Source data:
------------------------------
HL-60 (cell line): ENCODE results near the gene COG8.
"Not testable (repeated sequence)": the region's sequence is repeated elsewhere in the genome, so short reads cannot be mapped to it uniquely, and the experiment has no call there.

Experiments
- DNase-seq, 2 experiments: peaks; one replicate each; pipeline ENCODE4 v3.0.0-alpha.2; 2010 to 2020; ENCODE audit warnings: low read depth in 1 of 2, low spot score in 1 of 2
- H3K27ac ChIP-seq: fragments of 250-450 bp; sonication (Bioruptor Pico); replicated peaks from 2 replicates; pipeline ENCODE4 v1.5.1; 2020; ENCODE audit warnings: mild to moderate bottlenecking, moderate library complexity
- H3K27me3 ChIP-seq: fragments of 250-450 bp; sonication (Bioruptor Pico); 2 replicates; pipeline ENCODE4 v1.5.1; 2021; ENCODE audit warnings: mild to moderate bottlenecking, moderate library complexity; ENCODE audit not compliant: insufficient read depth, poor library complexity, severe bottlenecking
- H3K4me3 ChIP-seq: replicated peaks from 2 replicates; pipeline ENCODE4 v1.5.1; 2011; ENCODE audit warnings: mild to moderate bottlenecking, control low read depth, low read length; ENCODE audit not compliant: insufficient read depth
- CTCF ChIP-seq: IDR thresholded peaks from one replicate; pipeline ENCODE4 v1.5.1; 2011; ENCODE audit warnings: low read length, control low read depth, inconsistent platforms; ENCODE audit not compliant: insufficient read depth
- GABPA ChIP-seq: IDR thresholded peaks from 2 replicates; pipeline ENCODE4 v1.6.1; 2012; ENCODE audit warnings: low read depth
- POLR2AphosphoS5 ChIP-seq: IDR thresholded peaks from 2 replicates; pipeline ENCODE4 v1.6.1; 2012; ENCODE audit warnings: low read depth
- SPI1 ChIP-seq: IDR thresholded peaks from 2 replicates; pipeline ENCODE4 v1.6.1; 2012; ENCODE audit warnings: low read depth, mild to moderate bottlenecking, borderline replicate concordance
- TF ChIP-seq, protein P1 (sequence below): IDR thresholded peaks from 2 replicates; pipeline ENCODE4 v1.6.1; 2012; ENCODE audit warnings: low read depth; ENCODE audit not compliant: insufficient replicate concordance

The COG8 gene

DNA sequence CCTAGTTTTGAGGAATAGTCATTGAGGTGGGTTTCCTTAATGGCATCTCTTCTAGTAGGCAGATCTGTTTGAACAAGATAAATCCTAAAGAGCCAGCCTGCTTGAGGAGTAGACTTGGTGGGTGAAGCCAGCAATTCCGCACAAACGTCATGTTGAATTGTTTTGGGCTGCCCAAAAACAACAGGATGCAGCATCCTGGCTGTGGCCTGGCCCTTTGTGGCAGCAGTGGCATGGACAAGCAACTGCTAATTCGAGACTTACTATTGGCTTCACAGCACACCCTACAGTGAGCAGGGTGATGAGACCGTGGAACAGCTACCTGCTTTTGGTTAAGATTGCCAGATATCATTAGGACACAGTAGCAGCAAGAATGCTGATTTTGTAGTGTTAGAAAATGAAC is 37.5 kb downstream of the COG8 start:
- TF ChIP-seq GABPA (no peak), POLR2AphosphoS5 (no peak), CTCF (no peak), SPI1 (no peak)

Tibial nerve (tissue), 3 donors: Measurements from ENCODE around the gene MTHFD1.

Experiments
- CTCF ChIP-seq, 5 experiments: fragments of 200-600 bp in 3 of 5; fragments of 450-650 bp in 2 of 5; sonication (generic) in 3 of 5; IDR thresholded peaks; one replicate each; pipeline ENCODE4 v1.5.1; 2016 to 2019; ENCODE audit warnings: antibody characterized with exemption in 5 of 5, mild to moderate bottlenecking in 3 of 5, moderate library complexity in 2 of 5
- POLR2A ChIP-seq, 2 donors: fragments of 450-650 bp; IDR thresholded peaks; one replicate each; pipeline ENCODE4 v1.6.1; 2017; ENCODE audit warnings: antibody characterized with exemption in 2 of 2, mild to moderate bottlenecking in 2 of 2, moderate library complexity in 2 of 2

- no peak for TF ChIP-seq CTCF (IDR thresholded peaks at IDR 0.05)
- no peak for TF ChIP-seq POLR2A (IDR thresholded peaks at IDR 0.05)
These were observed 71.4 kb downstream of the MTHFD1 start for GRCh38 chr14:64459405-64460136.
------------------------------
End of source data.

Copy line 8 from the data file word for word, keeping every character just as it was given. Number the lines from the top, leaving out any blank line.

- CTCF ChIP-seq: IDR thresholded peaks from one replicate; pipeline ENCODE4 v1.5.1; 2011; ENCODE audit warnings: low read length, control low read depth, inconsistent platforms; ENCODE audit not compliant: insufficient read depth